After exploring the country during several visits, we made the decision to seriously consider retiring in Costa Rica, but can we really make it happen ? Is it really affordable ? Can we meet all of the requirements ? How will the rest of our family and friends react?
The easy answer would be to remain in San Diego. However, our initial findings show that moving to Costa Rica will let us retire 5 years earlier than if we stayed in California. Five years when you are in your 60s and in good health is a long time
We returned home ready to research everything from buying, building or renting a house, access to good healthcare, weather, different micro-climates, cost of food, cost of insurance, outdoor activities, residency, the culture and lifestyle and much more. Below are the results.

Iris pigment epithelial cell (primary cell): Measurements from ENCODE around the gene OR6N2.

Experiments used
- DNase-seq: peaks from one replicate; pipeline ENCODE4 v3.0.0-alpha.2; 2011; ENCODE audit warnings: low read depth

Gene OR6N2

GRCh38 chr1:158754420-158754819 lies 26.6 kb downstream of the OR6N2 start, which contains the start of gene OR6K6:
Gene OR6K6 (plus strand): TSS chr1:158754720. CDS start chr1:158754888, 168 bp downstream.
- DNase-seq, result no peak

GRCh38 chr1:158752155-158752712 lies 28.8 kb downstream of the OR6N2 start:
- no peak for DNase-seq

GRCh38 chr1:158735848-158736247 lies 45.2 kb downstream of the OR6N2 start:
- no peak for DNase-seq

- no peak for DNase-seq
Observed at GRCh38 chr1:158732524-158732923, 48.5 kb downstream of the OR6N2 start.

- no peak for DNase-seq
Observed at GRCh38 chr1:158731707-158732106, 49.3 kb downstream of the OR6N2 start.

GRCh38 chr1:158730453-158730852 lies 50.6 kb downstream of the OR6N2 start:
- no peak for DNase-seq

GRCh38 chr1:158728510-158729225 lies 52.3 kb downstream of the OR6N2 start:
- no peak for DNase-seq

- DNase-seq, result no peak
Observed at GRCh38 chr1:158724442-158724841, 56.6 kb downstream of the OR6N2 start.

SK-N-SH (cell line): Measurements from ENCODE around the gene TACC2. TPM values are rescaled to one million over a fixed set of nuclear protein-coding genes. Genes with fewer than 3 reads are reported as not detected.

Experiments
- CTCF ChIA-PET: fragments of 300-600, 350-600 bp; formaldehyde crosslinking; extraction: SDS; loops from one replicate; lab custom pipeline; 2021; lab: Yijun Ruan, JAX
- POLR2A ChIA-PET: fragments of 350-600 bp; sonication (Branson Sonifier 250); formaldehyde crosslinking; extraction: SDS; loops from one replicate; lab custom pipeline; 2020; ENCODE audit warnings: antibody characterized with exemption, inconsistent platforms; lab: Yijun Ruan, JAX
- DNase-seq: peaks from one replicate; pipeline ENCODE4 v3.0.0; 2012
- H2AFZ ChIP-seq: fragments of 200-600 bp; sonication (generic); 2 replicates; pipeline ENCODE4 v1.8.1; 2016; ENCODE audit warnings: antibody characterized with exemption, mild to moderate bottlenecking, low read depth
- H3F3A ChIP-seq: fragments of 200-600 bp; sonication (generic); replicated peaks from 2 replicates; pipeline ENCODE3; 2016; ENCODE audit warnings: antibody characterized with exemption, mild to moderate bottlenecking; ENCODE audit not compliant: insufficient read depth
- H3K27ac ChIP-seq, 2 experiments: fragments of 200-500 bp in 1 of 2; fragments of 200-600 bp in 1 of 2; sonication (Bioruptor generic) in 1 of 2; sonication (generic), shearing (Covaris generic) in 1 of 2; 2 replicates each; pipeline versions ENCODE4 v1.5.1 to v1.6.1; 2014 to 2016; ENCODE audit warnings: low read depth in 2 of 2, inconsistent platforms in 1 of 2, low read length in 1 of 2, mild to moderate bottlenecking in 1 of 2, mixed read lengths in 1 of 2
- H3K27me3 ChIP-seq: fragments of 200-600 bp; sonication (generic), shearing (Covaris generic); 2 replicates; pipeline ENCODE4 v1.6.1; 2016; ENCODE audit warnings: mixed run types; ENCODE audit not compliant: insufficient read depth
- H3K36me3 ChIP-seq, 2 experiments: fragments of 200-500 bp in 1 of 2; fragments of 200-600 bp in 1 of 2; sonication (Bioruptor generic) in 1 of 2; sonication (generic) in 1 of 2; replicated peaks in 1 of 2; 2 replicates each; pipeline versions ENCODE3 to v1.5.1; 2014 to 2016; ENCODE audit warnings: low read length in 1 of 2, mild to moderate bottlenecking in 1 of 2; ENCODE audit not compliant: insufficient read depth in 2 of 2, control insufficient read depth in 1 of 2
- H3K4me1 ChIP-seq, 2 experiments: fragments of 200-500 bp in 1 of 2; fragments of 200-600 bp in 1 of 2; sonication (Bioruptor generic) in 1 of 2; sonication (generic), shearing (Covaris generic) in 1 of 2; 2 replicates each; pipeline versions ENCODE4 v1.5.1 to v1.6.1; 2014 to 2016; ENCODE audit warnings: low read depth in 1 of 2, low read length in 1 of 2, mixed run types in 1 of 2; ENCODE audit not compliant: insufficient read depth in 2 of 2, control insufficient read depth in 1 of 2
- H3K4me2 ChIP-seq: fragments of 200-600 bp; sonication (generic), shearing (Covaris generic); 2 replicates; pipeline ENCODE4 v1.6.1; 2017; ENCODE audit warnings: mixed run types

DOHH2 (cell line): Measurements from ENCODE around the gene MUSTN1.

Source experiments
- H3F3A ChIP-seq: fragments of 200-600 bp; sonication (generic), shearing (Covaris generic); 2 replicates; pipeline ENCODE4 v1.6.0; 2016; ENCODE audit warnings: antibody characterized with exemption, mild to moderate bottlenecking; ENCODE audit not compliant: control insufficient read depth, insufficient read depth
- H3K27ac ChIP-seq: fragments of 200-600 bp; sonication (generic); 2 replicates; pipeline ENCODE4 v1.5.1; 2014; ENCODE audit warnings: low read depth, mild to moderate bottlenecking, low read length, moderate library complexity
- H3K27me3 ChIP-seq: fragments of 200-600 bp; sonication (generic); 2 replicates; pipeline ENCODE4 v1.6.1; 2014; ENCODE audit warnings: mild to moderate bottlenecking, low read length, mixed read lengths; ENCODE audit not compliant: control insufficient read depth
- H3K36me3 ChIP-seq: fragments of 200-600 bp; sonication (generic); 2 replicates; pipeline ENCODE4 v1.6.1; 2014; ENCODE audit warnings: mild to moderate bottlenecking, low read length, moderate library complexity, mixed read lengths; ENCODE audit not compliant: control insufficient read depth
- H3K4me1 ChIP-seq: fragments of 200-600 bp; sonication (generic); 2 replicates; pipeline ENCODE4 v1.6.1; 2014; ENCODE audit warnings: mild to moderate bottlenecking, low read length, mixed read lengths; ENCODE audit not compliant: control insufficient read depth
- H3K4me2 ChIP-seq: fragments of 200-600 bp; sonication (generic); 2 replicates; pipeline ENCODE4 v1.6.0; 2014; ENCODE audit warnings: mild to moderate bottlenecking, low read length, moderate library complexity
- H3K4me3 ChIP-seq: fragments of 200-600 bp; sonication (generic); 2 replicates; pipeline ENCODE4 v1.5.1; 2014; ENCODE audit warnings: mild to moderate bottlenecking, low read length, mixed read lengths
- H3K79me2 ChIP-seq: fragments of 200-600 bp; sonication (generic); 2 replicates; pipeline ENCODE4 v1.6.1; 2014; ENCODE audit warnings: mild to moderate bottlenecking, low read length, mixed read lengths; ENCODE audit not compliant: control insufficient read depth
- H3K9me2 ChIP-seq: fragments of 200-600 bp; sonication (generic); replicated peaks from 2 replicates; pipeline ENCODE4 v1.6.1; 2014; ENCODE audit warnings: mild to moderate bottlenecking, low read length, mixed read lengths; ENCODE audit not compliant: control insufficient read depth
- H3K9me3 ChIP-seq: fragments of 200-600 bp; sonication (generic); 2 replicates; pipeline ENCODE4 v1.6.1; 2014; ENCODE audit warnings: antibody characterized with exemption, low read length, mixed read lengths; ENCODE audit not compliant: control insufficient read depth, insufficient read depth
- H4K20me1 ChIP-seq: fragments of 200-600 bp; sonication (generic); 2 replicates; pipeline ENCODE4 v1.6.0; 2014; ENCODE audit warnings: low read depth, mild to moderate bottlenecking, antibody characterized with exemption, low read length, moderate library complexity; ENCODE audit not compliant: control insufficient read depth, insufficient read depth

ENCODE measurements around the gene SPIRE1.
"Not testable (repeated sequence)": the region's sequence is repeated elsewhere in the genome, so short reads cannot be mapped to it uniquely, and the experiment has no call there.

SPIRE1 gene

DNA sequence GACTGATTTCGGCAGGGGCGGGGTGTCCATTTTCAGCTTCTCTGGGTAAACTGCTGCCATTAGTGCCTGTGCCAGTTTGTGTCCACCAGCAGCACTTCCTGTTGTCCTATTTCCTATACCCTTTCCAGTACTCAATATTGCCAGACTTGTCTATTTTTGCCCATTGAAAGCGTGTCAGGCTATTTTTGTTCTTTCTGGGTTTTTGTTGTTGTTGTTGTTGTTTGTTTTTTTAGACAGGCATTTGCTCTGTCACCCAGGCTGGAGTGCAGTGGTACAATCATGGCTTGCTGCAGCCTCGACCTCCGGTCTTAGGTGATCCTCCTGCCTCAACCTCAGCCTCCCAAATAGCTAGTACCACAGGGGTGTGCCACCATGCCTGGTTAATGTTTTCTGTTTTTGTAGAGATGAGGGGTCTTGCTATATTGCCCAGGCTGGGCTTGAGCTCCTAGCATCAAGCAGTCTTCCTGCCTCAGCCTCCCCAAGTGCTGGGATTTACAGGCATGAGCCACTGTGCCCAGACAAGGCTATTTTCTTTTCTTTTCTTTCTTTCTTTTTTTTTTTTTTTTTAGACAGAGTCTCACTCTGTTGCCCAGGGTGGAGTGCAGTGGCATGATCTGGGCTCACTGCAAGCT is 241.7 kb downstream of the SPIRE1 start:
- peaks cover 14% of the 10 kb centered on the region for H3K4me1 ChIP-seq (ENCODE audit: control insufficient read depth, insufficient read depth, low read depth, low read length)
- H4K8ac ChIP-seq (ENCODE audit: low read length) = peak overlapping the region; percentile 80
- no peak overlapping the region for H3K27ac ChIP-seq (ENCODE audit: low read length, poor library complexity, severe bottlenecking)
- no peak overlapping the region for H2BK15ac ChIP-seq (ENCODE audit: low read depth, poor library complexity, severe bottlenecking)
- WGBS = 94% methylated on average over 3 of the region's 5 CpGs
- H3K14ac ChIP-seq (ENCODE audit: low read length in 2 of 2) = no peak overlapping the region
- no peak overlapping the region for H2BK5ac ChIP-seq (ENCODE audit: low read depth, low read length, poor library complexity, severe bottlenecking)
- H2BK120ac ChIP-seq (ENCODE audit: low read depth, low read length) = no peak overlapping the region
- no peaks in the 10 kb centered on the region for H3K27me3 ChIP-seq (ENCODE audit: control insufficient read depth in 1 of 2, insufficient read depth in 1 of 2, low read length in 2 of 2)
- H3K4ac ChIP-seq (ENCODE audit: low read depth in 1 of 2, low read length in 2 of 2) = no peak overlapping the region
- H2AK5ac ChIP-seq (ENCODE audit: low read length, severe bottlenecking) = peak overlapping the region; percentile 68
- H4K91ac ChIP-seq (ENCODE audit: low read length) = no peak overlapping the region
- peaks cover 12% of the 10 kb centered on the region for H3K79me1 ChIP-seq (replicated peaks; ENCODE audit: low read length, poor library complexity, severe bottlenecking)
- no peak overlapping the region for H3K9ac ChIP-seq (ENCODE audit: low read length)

Yep, be prepared. Family and friends will most likely be in shock and for us the responses were:
The response was all over the place. Some were happy, some upset, some didn't know what to think. Several of our close friends had already left California and more were planning to get out within the next few years. Many of these were San Diego natives so that shows you how disappointed and frustrated everybody was with what California has become. Growing up in San Diego, and through a good portion of our lives, it was the best place in the world to live. Great weather, no traffic, lots of nice beaches, close to the mountains and desert, and great people. Except for the weather and being close to the mountains and desert, it all changed for the worse.
Many who embark, or try to embark, on an adventure like this will be pressured to not leave. Others will get here and be pressured to go back, and many will do so. The majority of people who move here, leave within a few years, and family is one of the major contributing factors.